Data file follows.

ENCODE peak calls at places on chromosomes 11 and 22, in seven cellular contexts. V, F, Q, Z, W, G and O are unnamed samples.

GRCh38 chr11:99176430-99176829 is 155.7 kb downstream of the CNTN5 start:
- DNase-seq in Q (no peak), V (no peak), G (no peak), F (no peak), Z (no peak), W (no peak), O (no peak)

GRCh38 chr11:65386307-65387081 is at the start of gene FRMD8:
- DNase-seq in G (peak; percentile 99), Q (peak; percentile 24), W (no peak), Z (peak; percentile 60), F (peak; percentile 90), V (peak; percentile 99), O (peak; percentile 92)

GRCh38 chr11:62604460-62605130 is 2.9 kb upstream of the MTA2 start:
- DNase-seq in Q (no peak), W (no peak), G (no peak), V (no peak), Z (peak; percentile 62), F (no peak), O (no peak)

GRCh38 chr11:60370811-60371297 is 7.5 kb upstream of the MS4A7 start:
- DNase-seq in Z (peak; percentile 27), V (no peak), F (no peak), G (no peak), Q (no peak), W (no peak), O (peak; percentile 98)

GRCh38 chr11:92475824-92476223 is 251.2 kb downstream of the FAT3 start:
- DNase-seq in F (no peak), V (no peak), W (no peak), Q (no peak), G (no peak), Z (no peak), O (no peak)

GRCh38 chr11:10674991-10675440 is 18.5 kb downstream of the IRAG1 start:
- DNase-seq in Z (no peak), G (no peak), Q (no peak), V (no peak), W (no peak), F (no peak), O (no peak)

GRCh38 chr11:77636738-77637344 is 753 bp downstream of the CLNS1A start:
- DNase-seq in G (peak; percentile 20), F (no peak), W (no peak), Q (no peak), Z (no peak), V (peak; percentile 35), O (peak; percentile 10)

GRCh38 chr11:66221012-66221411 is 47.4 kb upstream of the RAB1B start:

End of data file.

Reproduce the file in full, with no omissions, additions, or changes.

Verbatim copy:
ENCODE peak calls at places on chromosomes 11 and 22, in seven cellular contexts. V, F, Q, Z, W, G and O are unnamed samples.

GRCh38 chr11:99176430-99176829 is 155.7 kb downstream of the CNTN5 start:
- DNase-seq in Q (no peak), V (no peak), G (no peak), F (no peak), Z (no peak), W (no peak), O (no peak)

GRCh38 chr11:65386307-65387081 is at the start of gene FRMD8:
- DNase-seq in G (peak; percentile 99), Q (peak; percentile 24), W (no peak), Z (peak; percentile 60), F (peak; percentile 90), V (peak; percentile 99), O (peak; percentile 92)

GRCh38 chr11:62604460-62605130 is 2.9 kb upstream of the MTA2 start:
- DNase-seq in Q (no peak), W (no peak), G (no peak), V (no peak), Z (peak; percentile 62), F (no peak), O (no peak)

GRCh38 chr11:60370811-60371297 is 7.5 kb upstream of the MS4A7 start:
- DNase-seq in Z (peak; percentile 27), V (no peak), F (no peak), G (no peak), Q (no peak), W (no peak), O (peak; percentile 98)

GRCh38 chr11:92475824-92476223 is 251.2 kb downstream of the FAT3 start:
- DNase-seq in F (no peak), V (no peak), W (no peak), Q (no peak), G (no peak), Z (no peak), O (no peak)

GRCh38 chr11:10674991-10675440 is 18.5 kb downstream of the IRAG1 start:
- DNase-seq in Z (no peak), G (no peak), Q (no peak), V (no peak), W (no peak), F (no peak), O (no peak)

GRCh38 chr11:77636738-77637344 is 753 bp downstream of the CLNS1A start:
- DNase-seq in G (peak; percentile 20), F (no peak), W (no peak), Q (no peak), Z (no peak), V (peak; percentile 35), O (peak; percentile 10)

GRCh38 chr11:66221012-66221411 is 47.4 kb upstream of the RAB1B start: